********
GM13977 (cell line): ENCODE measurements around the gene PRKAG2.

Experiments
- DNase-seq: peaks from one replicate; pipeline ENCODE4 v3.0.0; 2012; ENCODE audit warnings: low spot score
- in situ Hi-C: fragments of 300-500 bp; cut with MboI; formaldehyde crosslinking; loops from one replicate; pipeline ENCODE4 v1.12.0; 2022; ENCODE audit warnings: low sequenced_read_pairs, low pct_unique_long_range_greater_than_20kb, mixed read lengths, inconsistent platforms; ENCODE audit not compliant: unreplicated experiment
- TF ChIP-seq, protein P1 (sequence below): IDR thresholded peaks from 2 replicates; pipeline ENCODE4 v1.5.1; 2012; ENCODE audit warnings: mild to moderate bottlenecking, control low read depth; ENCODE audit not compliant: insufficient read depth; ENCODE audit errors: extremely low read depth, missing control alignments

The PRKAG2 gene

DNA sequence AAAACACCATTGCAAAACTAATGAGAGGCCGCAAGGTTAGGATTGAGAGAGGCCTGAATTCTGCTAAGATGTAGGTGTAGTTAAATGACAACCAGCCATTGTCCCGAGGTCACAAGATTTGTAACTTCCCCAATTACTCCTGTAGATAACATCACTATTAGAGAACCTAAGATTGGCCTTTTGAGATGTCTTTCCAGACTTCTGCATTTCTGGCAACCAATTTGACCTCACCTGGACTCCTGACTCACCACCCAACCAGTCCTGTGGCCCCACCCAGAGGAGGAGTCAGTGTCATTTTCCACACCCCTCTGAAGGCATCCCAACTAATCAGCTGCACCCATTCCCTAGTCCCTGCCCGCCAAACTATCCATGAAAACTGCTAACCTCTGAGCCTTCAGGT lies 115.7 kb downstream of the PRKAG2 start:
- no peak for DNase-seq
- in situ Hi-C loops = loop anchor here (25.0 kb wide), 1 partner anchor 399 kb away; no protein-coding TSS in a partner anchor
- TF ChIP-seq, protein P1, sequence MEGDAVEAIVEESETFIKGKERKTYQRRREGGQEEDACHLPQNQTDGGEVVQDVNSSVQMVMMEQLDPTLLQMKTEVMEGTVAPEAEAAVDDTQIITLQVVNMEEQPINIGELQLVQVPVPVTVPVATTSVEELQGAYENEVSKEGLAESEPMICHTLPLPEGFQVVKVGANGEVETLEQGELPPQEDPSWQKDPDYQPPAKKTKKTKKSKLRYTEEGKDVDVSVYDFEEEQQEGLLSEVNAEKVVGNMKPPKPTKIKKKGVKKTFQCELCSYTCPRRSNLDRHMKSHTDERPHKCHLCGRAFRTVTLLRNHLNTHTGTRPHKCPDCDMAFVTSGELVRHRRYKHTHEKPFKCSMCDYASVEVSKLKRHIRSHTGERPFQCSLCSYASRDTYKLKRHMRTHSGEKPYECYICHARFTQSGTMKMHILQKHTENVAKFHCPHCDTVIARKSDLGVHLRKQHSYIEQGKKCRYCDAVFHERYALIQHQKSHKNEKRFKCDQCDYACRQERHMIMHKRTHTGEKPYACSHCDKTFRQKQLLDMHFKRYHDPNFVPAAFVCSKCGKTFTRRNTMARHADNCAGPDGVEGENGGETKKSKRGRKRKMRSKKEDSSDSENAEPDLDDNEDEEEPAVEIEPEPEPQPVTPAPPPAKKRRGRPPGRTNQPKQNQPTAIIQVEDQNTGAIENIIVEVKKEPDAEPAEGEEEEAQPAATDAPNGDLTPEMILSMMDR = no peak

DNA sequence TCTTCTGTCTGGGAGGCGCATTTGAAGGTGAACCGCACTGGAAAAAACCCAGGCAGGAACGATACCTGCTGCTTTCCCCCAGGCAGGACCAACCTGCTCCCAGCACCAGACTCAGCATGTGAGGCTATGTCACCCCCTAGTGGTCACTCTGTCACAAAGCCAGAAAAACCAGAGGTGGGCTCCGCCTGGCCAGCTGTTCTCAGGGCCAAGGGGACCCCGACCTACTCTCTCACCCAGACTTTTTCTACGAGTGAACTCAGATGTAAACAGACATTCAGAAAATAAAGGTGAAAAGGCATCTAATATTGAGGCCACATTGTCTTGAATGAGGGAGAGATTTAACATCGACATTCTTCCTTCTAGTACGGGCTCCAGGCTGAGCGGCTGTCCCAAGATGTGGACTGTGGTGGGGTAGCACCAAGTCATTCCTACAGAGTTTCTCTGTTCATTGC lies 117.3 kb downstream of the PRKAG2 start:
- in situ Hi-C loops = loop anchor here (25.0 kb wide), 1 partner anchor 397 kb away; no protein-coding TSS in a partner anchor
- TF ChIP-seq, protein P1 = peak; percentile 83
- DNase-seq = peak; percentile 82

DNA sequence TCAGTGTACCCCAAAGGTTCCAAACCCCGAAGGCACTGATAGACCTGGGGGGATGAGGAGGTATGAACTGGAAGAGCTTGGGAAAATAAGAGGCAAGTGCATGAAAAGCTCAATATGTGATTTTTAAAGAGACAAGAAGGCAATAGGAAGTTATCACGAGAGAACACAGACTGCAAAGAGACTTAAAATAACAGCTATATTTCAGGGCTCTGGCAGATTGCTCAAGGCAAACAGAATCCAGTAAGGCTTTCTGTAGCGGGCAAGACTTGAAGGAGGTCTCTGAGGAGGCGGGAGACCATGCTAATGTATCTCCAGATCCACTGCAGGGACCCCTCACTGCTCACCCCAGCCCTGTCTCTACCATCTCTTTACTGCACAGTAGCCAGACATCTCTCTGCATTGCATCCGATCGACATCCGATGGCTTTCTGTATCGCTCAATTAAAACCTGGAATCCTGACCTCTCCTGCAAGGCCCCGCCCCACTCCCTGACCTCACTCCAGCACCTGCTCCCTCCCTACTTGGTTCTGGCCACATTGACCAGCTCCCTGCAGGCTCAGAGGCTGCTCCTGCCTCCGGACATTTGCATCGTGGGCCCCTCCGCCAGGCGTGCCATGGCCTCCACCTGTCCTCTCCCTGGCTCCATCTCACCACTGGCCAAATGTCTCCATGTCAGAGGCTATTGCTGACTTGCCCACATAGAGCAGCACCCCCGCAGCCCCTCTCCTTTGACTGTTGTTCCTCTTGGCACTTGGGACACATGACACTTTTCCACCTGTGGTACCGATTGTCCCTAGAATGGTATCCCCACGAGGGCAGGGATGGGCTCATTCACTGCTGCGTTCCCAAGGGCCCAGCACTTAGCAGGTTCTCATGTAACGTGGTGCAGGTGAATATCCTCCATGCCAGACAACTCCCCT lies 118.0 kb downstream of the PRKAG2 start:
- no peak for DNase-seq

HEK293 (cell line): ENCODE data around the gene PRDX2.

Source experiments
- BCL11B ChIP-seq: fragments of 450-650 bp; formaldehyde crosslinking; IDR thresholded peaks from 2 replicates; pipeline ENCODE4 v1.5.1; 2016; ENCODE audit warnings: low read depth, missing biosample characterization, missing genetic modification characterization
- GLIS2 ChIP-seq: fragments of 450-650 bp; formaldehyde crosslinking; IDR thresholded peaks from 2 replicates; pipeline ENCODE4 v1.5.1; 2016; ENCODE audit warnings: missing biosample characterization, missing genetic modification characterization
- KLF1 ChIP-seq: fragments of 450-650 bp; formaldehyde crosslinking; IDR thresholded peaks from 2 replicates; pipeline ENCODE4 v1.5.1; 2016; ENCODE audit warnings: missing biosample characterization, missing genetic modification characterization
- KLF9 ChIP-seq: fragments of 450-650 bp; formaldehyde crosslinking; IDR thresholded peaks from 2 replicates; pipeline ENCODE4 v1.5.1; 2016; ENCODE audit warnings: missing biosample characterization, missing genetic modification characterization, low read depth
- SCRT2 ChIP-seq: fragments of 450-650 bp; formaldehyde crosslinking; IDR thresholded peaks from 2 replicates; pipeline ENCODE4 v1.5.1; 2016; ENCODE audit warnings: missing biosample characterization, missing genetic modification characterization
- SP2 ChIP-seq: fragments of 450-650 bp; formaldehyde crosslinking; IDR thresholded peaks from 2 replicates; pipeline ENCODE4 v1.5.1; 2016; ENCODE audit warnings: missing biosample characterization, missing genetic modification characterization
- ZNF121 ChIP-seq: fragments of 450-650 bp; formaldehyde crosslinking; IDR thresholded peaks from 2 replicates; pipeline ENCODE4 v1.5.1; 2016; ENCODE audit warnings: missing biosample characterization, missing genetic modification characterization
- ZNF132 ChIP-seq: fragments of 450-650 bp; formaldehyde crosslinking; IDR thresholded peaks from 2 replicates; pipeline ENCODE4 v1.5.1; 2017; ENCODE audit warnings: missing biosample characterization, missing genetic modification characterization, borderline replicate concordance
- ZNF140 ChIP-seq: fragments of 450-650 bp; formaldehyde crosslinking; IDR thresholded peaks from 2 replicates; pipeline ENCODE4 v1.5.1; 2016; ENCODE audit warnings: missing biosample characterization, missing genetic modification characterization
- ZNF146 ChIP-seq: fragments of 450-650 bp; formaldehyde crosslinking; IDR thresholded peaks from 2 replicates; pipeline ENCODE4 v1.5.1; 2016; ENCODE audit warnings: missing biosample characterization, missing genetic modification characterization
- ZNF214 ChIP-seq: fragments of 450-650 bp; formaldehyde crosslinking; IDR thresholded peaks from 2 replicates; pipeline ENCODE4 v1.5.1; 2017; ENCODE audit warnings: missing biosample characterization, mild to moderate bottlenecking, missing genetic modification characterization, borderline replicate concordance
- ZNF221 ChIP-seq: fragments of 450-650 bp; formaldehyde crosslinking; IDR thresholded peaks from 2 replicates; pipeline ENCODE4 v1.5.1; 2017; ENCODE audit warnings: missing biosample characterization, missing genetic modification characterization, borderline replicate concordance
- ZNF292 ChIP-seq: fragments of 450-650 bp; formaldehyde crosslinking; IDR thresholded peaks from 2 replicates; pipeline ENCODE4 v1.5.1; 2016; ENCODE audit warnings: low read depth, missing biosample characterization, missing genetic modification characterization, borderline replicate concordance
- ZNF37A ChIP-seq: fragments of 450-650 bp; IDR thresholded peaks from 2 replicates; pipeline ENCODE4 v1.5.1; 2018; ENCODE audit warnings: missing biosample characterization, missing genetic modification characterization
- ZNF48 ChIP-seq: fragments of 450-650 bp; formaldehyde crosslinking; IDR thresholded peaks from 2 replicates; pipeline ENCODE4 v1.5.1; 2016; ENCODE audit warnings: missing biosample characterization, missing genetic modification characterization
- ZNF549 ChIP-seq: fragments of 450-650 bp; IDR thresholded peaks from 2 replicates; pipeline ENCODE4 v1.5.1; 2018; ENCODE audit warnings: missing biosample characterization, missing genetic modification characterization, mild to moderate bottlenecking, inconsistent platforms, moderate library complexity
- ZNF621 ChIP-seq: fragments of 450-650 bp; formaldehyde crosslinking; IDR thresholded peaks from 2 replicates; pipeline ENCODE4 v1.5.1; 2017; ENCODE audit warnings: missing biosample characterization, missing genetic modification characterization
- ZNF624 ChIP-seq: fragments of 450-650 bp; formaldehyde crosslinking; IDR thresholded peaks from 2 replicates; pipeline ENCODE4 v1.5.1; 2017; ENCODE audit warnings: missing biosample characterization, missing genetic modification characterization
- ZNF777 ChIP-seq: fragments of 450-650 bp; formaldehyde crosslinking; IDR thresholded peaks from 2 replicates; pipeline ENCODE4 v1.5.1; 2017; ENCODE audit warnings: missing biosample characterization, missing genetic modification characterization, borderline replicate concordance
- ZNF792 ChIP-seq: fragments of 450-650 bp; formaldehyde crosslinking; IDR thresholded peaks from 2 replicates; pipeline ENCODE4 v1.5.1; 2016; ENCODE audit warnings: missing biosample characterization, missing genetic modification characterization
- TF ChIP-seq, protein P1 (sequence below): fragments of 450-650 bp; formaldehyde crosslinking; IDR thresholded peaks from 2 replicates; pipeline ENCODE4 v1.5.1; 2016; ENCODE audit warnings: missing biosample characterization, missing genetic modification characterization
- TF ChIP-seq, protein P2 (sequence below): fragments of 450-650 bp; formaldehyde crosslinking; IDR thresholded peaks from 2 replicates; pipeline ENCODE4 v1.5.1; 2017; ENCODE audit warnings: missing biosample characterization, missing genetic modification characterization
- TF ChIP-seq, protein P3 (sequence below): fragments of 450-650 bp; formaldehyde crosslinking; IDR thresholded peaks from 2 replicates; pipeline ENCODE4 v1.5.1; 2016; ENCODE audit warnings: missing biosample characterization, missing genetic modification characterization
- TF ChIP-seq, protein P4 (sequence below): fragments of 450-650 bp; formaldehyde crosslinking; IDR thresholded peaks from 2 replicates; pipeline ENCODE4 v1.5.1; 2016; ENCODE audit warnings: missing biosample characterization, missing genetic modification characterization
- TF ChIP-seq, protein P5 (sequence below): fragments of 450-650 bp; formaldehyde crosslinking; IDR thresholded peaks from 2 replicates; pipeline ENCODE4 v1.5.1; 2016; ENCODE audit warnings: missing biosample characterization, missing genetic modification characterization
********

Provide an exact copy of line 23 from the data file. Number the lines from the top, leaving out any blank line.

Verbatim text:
- SCRT2 ChIP-seq: fragments of 450-650 bp; formaldehyde crosslinking; IDR thresholded peaks from 2 replicates; pipeline ENCODE4 v1.5.1; 2016; ENCODE audit warnings: missing biosample characterization, missing genetic modification characterization